John Patrick Shanley's 'Doubt'
Playwrights and screenwriters have had several years to mine the clergy sexual-abuse scandal, but it is only with John Patrick Shanley’s Pulitzer Prize–winning play Doubt that someone has written something of lasting artistic value. Doubt, which recently opened on Broadway at the Walter Kerr Theater after an extended run at the Manhattan Theatre Club, is gripping. Its actors turn in riveting performances; and the play remains remarkably balanced, scrupulously avoiding caricature and moral posturing.
Shanley, who won an Oscar for his screenplay for Moonstruck, has cleverly wrapped the sexual-abuse crisis in the cloak of a whodunit, and set the story in 1964, at a Bronx parochial school run by the Sisters of Charity. Sr. Aloysius (Cherry Jones) is the tough-as-nails principal, whose suspicions about the character of Fr. Flynn (Brían F. O’Byrne) are confirmed when one of her young teachers, Sr. James (Heather Goldenhersh), reports that a student has been removed from her class by Flynn and returned with the smell of alcohol on his breath. Complicating the problem, the boy in question, Donald Muller, whom we never meet, is the only black student in the school.
Setting the play in the 1960s provides insights into the milieu in which clergy sexual abuse might occur-a time when deference to clerical authority was more prevalent than it is today. Shanley’s choice of 1964, in the middle of the Second Vatican Council—when understanding of the roles of clergy, women religious, and laity was shifting—also offers occasions for dramatic reversals and complexity. Flynn’s gruff charm—straight out of Irish-Catholic lore—and his easy, teasing way with boys, make clear how he might use his charisma to gain the confidence of potential victims. It is one of the play’s shrewder ironies that Flynn is a proponent of the reforms of Vatican II. He regularly articulates liberal-Catholic principles—and seems to mean them. Part of the play’s genius is in drawing Flynn in such sharp contrast to Sr. Aloysius, whose Catholicism is so preconciliar that she disapproves of students’ singing “Frosty the Snowman” because it’s “heretical” and “espouses a belief in magic.” A lesser playwright would have freighted the Flynn character with all the negative and authoritarian characteristics associated with the preconciliar church, and presented Sr. Aloysius as a syrupy, saintly defender of the helpless.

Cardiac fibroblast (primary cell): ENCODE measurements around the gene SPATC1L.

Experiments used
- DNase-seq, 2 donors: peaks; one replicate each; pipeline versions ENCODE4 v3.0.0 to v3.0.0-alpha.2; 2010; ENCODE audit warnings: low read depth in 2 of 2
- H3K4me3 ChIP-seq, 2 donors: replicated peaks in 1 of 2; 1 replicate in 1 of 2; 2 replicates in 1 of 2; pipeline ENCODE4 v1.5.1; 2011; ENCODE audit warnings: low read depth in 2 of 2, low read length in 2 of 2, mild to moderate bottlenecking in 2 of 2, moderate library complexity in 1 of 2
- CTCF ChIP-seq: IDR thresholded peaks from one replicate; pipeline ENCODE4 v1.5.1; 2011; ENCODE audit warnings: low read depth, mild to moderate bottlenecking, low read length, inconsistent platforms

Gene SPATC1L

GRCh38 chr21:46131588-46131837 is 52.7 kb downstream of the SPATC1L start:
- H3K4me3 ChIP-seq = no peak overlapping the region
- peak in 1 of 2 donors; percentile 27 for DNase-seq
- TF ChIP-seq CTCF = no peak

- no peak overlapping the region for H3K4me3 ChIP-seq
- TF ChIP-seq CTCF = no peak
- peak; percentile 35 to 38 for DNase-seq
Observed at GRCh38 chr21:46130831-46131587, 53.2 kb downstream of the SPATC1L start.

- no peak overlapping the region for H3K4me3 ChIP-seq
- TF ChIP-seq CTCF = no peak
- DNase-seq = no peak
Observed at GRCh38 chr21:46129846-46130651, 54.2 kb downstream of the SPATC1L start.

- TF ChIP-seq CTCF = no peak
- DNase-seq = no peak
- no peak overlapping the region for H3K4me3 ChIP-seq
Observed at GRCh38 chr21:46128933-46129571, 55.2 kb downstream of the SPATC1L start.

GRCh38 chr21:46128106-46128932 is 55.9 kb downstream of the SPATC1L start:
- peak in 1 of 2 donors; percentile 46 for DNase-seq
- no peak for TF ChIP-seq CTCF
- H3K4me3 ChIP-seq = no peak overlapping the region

Sr. Aloysius is anything but sweet. Anyone who attended Catholic schools staffed by women religious will recognize the sternly rigid yet secretly caring sister, channeled by Cherry Jones’s masterly performance. Sr. Aloysius is a tough, self-assured woman who expects a toughness from her staff and fellow nuns in all matters, great and small. She admonishes Sr. James for allowing students to write with ball-point pens—“When they press down they write like monkeys”—and cautions her against being too trusting of priests, too anxious to please: “If you forget yourself and study others, you will not be fooled.”
Armed with this steely resolve, Sr. Aloysius goes about the business of studying Fr. Flynn. After hearing from a fellow sister that the priest has been taking boys to the rectory for private talks about “how to be a man,” she invites him to her office under the pretense of an administrative meeting, coaxing a reticent Sr. James to attend as a witness. To watch Aloysius and Flynn go through the motions of courtesy (while knowing what’s boiling under the surface) is to experience an inspired moment of dramatic irony.
O’Byrne’s physical performance in this scene is enormously effective. He strides into Aloysius’s office and promptly takes her seat at the desk, making the power relationship perfectly clear. They make small talk. Aloysius offhandedly mentions an elderly sister who recently “fell on a piece of wood, and practically killed herself.”
FLYNN: Her sight isn’t good, is it?
ALOYSIUS: Her sight is fine. Nuns fall, you know.